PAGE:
What To Expect When You Are Not Expecting

November 21, 2012
By

Most people reading this blog would have heard the news that Lance Bombardier Lynette Pearce went into labour during her 34th week of pregnancy and gave birth to a baby boy on 18th September, whilst serving in Afghanistan. One can hardly imagine the range of emotions she must have experienced during this peak physical experience but I certainly offer my congratulations.

What interests me is how the physiological processes of the labour progressed to the eventual birth of the baby. I can’t see in news reports whether the baby was born vaginally or by caesarean section but given the knowledge that the camp’s medical centre is clearly not kitted out for obstetric emergencies then one can only hope that she gave birth vaginally.

You do hear stories about women who without knowing they were pregnant went into spontaneous labour and gave birth, either because they genuinely didn’t know or they were suppressing the knowledge that they were pregnant. But when women do ‘just give birth’ often it is very straightforward and I can’t help but wonder whether this is because they haven’t been influenced by the negativity and scare stories associated with childbirth. The average age for a women giving birth for the first time in the UK is twenty nine by which time, her friends, family and media would have had a significant impact on how she is feeling about going into labour. If you don’t know what to expect and never had any exposure to negative thoughts then very often the labouring body and the baby get on with the job. As the young woman said to Grantly Dick-Read when she refused chloroform, ’ It didn’t hurt. It wasn’t meant to, was it doctor?’.

The second element is that baby Bastion was born in the 34th week of pregnancy. Presumably the doctors or Lynette calculated the estimated due date post birth. Prematurity is often seen as a medical emergency and consequently we now have superb obstetric units but what might happen if access to this support was unavailable? Hopefully the following:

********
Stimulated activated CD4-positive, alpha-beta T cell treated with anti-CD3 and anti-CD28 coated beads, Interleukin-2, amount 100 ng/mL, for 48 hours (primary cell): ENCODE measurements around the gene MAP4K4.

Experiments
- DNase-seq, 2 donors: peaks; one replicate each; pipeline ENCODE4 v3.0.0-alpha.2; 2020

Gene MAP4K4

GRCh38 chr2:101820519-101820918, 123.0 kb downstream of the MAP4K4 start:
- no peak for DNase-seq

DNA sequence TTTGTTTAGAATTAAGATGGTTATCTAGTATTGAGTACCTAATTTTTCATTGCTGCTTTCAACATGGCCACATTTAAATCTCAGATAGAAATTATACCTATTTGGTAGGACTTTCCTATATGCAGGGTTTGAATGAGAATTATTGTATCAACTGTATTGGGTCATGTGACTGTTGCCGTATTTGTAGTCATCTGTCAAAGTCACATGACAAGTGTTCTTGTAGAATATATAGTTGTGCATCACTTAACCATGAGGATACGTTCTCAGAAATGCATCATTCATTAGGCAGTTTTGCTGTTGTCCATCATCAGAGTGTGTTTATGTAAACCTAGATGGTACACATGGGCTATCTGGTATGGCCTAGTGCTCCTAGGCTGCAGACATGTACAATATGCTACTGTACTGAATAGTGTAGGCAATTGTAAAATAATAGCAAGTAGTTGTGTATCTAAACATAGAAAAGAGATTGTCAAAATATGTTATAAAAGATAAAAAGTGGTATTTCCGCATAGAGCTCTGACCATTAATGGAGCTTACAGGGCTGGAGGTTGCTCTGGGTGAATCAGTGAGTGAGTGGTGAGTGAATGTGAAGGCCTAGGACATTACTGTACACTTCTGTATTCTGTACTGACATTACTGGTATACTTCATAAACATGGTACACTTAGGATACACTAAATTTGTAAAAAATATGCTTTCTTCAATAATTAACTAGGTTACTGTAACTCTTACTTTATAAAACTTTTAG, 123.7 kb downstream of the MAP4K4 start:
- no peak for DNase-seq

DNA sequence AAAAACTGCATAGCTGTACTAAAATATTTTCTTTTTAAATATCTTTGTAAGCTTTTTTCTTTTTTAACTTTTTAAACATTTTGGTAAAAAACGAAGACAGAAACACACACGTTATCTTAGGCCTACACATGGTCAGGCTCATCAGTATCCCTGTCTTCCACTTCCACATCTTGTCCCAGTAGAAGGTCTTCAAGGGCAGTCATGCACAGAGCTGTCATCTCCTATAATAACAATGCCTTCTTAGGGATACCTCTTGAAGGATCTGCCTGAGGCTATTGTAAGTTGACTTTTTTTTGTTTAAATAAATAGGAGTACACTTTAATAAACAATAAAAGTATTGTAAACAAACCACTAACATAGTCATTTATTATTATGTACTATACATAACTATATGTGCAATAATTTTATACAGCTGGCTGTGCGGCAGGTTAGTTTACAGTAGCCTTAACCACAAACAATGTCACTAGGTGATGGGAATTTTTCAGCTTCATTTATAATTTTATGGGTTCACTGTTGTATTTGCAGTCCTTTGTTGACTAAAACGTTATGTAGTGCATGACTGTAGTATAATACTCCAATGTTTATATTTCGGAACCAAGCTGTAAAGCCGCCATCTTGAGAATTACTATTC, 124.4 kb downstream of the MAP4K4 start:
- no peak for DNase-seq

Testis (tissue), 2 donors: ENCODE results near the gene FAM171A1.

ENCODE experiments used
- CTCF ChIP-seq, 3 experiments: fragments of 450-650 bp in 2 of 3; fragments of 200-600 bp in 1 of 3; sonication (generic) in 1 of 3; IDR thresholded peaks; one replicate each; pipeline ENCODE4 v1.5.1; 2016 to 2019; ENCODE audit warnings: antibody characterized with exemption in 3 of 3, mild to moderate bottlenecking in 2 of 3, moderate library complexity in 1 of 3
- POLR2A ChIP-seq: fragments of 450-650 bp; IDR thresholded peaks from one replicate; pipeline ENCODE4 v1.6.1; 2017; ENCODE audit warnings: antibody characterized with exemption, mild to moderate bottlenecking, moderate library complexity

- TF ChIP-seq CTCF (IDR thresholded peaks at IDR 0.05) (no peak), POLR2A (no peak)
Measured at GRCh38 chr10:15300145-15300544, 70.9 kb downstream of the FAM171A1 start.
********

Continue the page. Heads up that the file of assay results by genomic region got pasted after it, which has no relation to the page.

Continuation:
-   baby is put straight onto the mother’s bare chest for skin to skin contact.

-   the umbilical cord is not cut, allowing for the body’s natural placental transfusion to occur. An important process to allow to happen even more so in the case of a baby who may need a little more help because the continuous flow of blood returning from the mother to baby not only carries vital bonding hormones but also oxygen.

-   that the baby remains in contact with the mother’s body which regulates the temperature between herself and the baby – the mother is the baby’s incubator.

This mother-baby connection was promoted at Pithiviers Hospital under guidance of Michel Odent and this is what Odent reports, ‘…our approach finds support in the fact that, of the forty eight premature babies born over the past four years at Pithiviers, each weighing less than 5.5 pounds, not one has had to be hospitalized subsequently.’  Not scientific but food for thought.

I find it extraordinary that a woman wouldn’t know she was pregnant, not least because the baby will be moving all the time inside her. Unexpected births are rare but they do happen. It is unusual that they get this amount of press coverage but clearly these are exceptional circumstances and when the hype had dissipated then this mother and her baby can begin to enjoy getting to know one another.

 

 

As a natural childbirth consultant, Sarah helps expecting women and their partners make informed choices about their pregnancy and birth. Sarah teaches Hypnobirthing, lectures about normal birth and founded Baby-Birth Limited – an international website all about pregnancy, birth and the immediate postnatal period – www.baby-birth.com

Reference:

Odent, M ‘Birth Reborn’, page 89.

Tags: , ,

Leave a Reply

Your email address will not be published. Required fields are marked *

*